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J Stud Alcohol Drugs. 2018 Nov;79(6):876-880.

Risk of Alcohol-Related Injury: Does Societal Drinking Context Make a Difference?

Author information

1
Alcohol Research Group, Emeryville, California.

Abstract

OBJECTIVE:

The aim of this study is to examine whether country-level frequency of drinking in a public context and in a private context is associated with rates of alcohol-related injury in emergency department studies from those same countries.

METHOD:

Emergency department data on 5,104 injured patients in 10 countries from the International Collaborative Alcohol and Injury Study (ICAIS) and aggregate level drinking context data from the Gender, Alcohol and Culture: An International Study (GENACIS) are analyzed. The association of societal drinking context (public and private) with variation in the rate of self-reported drinking before injury is examined using multilevel modeling.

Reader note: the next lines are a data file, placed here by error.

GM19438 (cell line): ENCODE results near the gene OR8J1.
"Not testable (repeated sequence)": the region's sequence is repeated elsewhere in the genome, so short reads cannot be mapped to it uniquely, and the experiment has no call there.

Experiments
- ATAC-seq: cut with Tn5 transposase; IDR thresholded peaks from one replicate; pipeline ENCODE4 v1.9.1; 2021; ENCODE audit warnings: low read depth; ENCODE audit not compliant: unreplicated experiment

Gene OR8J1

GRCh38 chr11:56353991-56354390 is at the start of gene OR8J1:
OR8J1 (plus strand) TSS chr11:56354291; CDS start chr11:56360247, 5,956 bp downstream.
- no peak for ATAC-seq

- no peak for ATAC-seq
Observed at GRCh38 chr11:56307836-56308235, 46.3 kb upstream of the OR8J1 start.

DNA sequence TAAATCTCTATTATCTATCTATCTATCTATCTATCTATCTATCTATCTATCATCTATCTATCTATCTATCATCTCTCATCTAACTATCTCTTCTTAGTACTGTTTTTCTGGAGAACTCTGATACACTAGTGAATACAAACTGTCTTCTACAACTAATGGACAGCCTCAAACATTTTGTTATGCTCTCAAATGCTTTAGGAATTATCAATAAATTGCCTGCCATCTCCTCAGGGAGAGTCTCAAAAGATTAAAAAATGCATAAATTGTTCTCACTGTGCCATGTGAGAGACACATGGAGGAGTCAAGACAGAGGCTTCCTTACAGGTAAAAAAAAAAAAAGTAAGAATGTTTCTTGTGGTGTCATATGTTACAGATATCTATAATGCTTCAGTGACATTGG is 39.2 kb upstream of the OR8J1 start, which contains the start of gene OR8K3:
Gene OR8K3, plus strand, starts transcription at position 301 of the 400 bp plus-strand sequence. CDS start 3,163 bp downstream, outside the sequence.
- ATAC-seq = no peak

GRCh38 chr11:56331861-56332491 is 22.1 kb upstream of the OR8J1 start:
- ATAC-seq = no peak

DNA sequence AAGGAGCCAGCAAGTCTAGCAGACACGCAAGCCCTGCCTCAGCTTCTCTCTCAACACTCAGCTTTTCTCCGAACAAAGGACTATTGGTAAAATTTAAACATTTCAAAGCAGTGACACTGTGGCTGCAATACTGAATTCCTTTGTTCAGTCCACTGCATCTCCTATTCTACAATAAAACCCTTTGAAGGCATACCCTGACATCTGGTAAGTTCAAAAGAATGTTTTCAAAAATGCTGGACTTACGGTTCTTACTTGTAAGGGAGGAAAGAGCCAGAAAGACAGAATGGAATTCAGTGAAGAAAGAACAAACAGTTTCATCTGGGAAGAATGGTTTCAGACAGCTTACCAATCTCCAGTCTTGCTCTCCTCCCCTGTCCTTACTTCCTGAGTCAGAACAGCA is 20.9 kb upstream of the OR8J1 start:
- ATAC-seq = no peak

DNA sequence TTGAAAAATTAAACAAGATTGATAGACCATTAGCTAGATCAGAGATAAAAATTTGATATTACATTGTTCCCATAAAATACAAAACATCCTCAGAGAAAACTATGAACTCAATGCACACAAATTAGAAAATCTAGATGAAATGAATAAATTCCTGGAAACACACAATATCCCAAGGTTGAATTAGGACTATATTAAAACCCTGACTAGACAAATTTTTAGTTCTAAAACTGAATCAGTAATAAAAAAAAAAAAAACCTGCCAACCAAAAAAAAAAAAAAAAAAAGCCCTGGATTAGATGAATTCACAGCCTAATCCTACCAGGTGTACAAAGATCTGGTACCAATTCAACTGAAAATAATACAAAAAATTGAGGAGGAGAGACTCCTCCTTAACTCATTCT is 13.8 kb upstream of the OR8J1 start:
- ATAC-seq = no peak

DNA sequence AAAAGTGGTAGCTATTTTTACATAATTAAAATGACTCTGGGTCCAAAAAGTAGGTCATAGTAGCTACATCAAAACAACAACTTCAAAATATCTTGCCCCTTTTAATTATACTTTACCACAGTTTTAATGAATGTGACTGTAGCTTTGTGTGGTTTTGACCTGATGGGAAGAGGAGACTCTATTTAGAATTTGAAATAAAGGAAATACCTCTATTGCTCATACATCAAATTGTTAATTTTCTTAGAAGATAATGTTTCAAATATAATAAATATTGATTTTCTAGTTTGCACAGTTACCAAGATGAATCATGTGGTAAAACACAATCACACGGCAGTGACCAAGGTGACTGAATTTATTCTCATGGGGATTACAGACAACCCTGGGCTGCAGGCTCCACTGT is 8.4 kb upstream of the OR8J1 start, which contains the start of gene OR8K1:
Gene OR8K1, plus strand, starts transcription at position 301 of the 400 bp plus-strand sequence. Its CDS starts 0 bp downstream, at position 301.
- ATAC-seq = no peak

RESULTS:

Controlling for demographic characteristics, individual-level volume and drinking pattern, study-level volume, and country-level drinking pattern and alcohol control policy, societal public drinking context was significantly predictive of an alcohol-related injury (odds ratio [OR] = 1.08, CI [1.02, 1.13]), whereas societal private drinking context was not. Public drinking context was predictive of violence-related injury (OR = 1.09, CI [1.01, 1.17]), whereas private drinking context was predictive of injuries from falls (OR = 1.01, CI [1.01, 1.02]). Neither societal drinking context was significantly predictive of traffic-related injuries whereas both public (OR = 1.06, CI [1.01, 1.12]) and private (OR = 1.01, CI [1.01, 1.03]) contexts were predictive of injuries from other causes.

CONCLUSIONS:

These data suggest that societal drinking context does make a difference in the likelihood of an alcohol-related injury, which is important for a better understanding of the role of drinking context in a country in the occurrence of an alcohol-related injury and may inform future recommendations for reducing this harmful consequence.

PMID:
30573018
PMCID:
PMC6308177
[Available on 2019-11-01]

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